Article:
There are also increasing moves towards eliminating cash, and I can’t see them overlooking cryptocurrency if it were to begin to fill the gap.

EDIT: so the change has to include the political, technology can be an enabler, but is not enough in its own.

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The other element is cooperation and community. The system’s power over us is in proportion to how much we can become isolated. So, in the last few centuries they have managed to largely eliminate or weaken the historical, polycentric structure of western society (church, king, parliament, nobility, extended family, close family) and replace it with a supreme state confronting atomized individuals inside a panopticon hell. They are doing it right down to the present. Alan Watt (I think it was) told of how, in his youth there was a weekly, village get-together on the green where everyone would discuss the current events of the day and just hang out, but with the arrival of television, those weekly get-togethers stopped and when he walked down the street in the evening he just saw the blue glow of tv sets from the windows. In the present they are waging a war on the male and seeking to destroy the partnership of the sexes, and to turn all women into single mothers, or whores.

We need to use this tech to rebuild all of those institutions or their equivalents.

EDIT: Returning to the topic :slight_smile: the objective nature of money, a metal that the state had no part in creating, has also been whittled away first by its debasement and then by its replacement with digital fiat. So that is another form of power, in ones pocket and not controlled by the state, that they have destroyed, and that this tech can restore.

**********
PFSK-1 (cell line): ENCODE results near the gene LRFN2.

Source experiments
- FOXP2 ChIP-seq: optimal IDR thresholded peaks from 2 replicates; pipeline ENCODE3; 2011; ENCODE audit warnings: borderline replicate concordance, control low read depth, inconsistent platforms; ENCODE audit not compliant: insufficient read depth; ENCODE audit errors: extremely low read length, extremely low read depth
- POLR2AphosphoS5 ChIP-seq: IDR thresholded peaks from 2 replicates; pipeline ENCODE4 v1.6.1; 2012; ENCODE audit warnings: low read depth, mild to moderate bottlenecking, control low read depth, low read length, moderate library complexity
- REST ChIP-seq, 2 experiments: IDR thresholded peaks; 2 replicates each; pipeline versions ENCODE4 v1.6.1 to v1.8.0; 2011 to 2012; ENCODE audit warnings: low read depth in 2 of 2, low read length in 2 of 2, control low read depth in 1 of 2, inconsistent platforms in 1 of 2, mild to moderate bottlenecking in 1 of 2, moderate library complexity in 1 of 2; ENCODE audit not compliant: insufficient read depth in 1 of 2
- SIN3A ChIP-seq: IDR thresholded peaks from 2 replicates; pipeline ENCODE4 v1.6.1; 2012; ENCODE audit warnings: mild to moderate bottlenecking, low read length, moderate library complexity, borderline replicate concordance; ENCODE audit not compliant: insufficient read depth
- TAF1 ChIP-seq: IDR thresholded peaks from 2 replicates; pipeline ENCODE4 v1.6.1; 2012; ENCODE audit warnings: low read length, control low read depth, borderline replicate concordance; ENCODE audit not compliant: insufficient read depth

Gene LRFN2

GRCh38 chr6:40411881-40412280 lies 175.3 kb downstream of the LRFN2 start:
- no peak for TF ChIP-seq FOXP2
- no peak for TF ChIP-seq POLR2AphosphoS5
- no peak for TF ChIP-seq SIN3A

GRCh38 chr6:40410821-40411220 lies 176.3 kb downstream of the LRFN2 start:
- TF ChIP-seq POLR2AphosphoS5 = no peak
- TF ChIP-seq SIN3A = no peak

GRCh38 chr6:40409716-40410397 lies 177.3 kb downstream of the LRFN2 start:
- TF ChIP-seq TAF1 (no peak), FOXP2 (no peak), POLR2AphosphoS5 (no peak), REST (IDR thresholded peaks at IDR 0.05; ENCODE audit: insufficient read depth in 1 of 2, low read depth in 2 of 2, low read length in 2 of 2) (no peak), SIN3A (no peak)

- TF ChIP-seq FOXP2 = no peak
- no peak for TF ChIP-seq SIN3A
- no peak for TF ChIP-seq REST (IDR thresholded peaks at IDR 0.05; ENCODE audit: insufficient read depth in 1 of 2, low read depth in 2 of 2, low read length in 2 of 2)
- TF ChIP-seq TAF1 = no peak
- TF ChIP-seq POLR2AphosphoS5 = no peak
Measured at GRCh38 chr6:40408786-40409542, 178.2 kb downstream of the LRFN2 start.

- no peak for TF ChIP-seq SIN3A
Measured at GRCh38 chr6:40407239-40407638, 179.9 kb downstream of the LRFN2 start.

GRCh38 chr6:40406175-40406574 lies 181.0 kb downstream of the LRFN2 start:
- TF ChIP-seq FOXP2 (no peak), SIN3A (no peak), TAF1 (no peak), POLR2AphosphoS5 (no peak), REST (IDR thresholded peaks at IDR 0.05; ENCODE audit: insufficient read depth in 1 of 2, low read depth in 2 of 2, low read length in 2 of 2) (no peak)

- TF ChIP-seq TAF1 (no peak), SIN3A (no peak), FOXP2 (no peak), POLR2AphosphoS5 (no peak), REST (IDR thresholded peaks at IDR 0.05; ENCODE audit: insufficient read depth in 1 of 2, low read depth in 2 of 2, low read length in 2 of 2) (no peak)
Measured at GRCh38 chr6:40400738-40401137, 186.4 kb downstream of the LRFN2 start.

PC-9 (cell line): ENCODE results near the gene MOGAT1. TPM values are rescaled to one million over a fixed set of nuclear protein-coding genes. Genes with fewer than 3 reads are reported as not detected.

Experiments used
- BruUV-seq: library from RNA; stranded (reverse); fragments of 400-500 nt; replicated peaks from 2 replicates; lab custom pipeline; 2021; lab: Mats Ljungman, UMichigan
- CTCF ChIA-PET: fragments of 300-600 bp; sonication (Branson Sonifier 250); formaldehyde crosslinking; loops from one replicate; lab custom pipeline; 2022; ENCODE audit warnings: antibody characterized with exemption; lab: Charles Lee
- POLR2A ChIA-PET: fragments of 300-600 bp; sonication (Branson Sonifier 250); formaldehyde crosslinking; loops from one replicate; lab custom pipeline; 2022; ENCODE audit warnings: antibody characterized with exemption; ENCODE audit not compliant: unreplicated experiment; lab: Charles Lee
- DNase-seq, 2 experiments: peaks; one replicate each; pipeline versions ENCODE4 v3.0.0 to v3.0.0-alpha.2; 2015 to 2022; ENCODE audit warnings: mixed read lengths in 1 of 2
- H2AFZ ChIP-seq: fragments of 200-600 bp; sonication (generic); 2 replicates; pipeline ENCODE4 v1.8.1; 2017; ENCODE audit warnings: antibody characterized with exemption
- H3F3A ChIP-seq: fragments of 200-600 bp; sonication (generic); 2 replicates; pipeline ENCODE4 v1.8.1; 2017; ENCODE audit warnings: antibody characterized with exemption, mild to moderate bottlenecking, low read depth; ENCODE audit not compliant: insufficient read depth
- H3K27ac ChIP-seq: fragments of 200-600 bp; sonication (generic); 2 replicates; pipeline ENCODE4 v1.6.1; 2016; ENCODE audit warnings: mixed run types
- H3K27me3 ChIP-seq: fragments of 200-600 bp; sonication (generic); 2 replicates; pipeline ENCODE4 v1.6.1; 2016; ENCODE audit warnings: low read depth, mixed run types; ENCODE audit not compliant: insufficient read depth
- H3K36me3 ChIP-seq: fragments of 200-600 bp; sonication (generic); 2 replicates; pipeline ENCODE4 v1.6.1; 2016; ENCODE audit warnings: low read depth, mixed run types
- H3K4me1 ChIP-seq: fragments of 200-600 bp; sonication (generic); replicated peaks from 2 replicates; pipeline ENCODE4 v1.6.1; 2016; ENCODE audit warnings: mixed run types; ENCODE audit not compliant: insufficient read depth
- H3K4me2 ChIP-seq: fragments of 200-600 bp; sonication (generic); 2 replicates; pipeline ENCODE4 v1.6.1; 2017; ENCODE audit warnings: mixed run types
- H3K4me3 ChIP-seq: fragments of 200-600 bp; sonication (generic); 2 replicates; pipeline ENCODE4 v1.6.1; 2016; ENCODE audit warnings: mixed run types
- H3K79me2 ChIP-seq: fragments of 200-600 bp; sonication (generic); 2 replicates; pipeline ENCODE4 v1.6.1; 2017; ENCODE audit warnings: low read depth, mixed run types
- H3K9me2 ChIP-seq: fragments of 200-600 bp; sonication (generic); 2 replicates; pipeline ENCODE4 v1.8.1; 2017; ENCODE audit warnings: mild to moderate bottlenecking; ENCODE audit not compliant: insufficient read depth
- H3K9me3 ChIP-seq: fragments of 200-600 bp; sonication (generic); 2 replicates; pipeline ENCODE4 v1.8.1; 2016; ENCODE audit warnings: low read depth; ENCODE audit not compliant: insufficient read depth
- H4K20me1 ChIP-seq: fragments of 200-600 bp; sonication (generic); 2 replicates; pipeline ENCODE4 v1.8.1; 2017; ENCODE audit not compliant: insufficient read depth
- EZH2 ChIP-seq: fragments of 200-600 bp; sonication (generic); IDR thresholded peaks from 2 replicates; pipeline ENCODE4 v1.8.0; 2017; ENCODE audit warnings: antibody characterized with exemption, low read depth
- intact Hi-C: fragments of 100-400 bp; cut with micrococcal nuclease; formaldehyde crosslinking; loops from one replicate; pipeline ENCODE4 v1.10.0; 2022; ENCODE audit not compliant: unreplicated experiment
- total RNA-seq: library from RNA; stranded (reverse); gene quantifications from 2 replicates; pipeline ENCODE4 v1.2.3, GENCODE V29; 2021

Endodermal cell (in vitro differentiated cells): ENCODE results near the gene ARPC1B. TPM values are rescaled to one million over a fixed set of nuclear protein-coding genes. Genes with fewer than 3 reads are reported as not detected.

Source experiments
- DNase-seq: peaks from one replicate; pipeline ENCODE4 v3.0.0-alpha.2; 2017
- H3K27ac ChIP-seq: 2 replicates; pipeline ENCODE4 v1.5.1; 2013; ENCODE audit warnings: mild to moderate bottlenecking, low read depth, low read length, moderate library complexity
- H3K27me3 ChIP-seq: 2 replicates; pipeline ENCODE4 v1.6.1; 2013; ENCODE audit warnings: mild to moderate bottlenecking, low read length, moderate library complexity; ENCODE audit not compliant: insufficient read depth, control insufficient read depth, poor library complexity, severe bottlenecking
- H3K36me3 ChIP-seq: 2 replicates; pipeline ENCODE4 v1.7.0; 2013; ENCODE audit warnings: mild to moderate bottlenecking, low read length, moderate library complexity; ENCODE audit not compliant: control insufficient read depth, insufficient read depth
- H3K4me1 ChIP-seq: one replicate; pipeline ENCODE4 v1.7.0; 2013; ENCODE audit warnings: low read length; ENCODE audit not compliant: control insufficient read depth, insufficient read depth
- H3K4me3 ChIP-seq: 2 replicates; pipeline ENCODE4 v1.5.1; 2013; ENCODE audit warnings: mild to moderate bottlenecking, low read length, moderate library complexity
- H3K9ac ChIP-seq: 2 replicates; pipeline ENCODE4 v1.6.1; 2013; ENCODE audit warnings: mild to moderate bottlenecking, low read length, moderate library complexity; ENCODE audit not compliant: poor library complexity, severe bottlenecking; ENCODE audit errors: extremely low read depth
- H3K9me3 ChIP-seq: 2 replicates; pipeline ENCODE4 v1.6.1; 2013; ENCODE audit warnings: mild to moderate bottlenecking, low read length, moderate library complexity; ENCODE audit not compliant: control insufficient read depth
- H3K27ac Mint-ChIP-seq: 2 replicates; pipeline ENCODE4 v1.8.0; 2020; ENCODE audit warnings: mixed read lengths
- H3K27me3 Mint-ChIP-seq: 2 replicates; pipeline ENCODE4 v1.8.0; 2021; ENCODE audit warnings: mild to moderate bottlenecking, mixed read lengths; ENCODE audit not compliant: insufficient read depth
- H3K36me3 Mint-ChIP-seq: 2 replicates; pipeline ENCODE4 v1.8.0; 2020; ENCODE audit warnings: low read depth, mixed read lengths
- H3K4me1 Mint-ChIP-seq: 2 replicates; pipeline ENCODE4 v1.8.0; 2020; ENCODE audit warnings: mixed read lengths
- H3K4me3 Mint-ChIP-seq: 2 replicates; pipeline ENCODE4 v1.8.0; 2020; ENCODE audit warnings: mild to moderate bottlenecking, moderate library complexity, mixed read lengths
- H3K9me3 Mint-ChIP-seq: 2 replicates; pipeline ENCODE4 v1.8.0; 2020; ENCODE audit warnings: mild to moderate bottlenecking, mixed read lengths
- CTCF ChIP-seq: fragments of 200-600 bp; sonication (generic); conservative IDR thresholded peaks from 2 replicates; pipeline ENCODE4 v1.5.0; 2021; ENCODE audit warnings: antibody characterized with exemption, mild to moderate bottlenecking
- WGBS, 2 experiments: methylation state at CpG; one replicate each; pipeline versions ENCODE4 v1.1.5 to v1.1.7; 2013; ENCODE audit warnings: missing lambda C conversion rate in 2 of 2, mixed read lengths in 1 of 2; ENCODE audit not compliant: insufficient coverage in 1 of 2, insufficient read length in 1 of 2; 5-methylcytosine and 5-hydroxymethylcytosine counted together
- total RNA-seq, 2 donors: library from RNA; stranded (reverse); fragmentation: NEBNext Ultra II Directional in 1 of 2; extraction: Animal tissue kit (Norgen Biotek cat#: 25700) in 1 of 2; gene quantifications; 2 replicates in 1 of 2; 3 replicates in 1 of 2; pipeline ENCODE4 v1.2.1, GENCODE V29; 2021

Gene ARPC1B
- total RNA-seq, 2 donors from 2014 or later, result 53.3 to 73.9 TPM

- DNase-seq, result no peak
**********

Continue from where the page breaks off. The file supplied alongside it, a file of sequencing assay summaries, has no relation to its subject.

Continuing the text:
One more off topic item - I recently stumbled on a Guardian article from 2011 about the ideas of Leopold Kohr which were essentially that when a system goes wrong, it is because it has become too big. That things work fine until the are beyond a scale where humans can relate to each other, and he points to the ability of medieval city states to adapt to local conditions, work efficiently, remain accountable, and be creative.

The article was pointing out that in 1957 (I think) Kohr had predicted the collapse that the 2008 financial crisis has begun to reveal, but that his ideas had been ignored because those accruing power did not like them.

It made me wonder about why things don’t get too big in nature, and to wonder how the holarchies we find there (atoms, molecules, proteins, cells, organs, bodies for example) might be replicated in human culture - for it is our culture that has resulted in the hierarchies which concentrate power, grow too big, and ultimately collapse as Kohr seems to have pointed out.

It is certainly a hopeful sign that technology such as SAFEnetwork is running counter to the centralisation of power, and that lots of people recognize the goodness of this, but I think we can’t assume this will be enough to establish a sustainable holarchic culture that can replace what we seem to recreate after each collapse.